Civil War historian hopes to broaden opinions of history

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Civil War historian hopes to broaden opinions of history

Richard McMurry gives a second lecture on campus about Civil War history Wednesday.

Richard McMurry gives a second lecture on campus about Civil War history Wednesday.

Malcolm Walton

Richard McMurry gives a second lecture on campus about Civil War history Wednesday.

Malcolm Walton

Malcolm Walton

Richard McMurry gives a second lecture on campus about Civil War history Wednesday.

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Richard McMurry, an award-winning author and historian who specializes in the American Civil War, presented two lectures Wednesday on Marshall University’s campus.

McMurry, who travels across the country to give lectures on the Civil War, said he hopes teaching others about it will broaden their views on history.

“I’m naïve and innocent,” McMurry said. “I think I’m naïve enough to hope that if people understand history their lives will be a lot richer. To a large extent, what we do today is very much influenced by the past—good and bad. If you understand it, it will help you cope with it.”

Professor Nat DeBruin, head of archives and special collections for Marshall libraries, said he asked McMurry to speak because McMurry frequently uses information from the Rosanna A. Blake Collection located at the James E. Morrow Library for his own research.

The Blake Collection is a collection of materials relating to the Confederacy, the southern states, the Civil War and the reconstruction era.

“He’s been using our collection for 10 years now,” DeBruin said. “So that kind of highlights the fact that we’ve got some great material right here at Marshall. It’s kind of a hidden treasure. But we also asked him to come because this is the 150th anniversary of the end of the Civil War. In fact, this week in April, President Lincoln was shot. Just a couple days later, Lee’s army surrendered and the war was over. We’re all just really impressed with Richard’s work and thought he would be a great addition for Marshall.”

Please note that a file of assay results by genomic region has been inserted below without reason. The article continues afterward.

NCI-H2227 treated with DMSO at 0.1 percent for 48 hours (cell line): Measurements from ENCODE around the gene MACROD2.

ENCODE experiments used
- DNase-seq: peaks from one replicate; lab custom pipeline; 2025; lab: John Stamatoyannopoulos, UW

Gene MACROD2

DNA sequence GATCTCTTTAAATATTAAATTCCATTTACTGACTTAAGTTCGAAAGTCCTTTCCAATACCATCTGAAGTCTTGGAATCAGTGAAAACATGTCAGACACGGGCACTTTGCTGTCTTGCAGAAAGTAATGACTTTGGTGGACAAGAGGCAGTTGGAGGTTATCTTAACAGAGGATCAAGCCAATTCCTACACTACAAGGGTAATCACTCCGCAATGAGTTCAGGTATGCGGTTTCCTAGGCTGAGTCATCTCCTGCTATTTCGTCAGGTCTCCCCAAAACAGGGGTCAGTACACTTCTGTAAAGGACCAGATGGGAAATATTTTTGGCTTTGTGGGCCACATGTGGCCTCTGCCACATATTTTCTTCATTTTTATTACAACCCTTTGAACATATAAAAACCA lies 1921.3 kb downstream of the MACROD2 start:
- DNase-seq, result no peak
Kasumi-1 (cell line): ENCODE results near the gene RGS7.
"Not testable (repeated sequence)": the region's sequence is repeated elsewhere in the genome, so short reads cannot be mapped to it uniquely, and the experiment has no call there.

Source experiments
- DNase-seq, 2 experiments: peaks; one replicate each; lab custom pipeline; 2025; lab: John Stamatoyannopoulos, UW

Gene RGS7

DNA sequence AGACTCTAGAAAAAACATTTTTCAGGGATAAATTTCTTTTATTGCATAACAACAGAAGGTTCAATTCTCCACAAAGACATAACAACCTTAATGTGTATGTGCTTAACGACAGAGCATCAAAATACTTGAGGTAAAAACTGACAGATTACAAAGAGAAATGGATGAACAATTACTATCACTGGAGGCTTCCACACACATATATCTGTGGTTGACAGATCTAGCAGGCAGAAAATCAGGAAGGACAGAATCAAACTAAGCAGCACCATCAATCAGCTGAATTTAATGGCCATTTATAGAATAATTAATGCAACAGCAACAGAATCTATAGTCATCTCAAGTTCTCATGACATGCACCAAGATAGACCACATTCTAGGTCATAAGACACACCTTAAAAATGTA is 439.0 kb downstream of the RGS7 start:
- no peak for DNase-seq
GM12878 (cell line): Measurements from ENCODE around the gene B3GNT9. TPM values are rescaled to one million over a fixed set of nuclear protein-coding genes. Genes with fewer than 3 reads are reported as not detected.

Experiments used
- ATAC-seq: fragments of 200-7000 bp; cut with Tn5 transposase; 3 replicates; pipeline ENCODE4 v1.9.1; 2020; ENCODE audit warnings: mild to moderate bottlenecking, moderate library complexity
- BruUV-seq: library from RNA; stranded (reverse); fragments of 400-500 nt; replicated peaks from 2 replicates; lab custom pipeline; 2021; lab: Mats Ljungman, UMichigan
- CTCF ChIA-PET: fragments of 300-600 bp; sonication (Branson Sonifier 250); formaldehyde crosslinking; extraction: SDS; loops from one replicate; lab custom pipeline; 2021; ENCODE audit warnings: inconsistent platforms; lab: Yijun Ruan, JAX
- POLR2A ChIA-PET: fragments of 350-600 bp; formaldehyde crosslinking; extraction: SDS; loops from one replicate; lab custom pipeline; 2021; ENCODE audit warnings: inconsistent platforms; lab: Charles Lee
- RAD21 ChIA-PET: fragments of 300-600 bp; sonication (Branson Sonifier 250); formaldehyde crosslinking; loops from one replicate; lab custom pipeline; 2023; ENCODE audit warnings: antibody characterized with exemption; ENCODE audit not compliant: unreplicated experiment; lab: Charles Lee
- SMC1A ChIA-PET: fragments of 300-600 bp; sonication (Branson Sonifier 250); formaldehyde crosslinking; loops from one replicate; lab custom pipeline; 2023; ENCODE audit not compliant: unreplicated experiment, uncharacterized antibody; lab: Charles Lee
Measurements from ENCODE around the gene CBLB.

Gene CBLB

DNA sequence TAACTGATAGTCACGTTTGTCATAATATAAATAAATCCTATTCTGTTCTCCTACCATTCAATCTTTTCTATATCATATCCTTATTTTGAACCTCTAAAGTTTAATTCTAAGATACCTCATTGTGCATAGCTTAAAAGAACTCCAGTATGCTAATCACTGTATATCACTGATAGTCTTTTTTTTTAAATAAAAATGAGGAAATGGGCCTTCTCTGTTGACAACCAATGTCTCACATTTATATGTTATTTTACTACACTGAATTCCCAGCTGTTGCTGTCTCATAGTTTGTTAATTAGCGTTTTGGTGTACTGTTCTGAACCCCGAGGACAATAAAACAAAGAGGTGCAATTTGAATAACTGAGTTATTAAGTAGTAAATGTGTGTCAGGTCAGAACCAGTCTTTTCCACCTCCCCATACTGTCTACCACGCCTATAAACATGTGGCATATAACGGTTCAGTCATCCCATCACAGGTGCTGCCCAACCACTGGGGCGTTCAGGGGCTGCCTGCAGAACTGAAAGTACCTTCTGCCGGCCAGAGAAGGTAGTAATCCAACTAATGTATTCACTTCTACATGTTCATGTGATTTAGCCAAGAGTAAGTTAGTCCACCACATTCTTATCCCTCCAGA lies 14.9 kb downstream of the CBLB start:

DeBruin said he appreciates the way McMurry brings the soldiers of the Civil War to life through the information he gathered.

“When you hear him speak or read some of his work, you’re getting an idea of the common man during that time,” DeBruin said. “Those are the guys that fought the battles, carried the muskets and marched 20 miles in the day. It’s really very interesting how he brings those people to life. They were human beings, just like you and I.”

McMurry said throughout his numerous years of researching the Civil War, he finds the people during that time period most interesting.

“The individuals I’ve come across, both high and low, is what truly fascinates me,” McMurry said. “It’s because we can get to know them so well through the letters and diaries. People at other times in history would probably be just as interesting, but, unfortunately, we don’t have the information to compare.”

Malcolm Walton can be contacted at [email protected]

  

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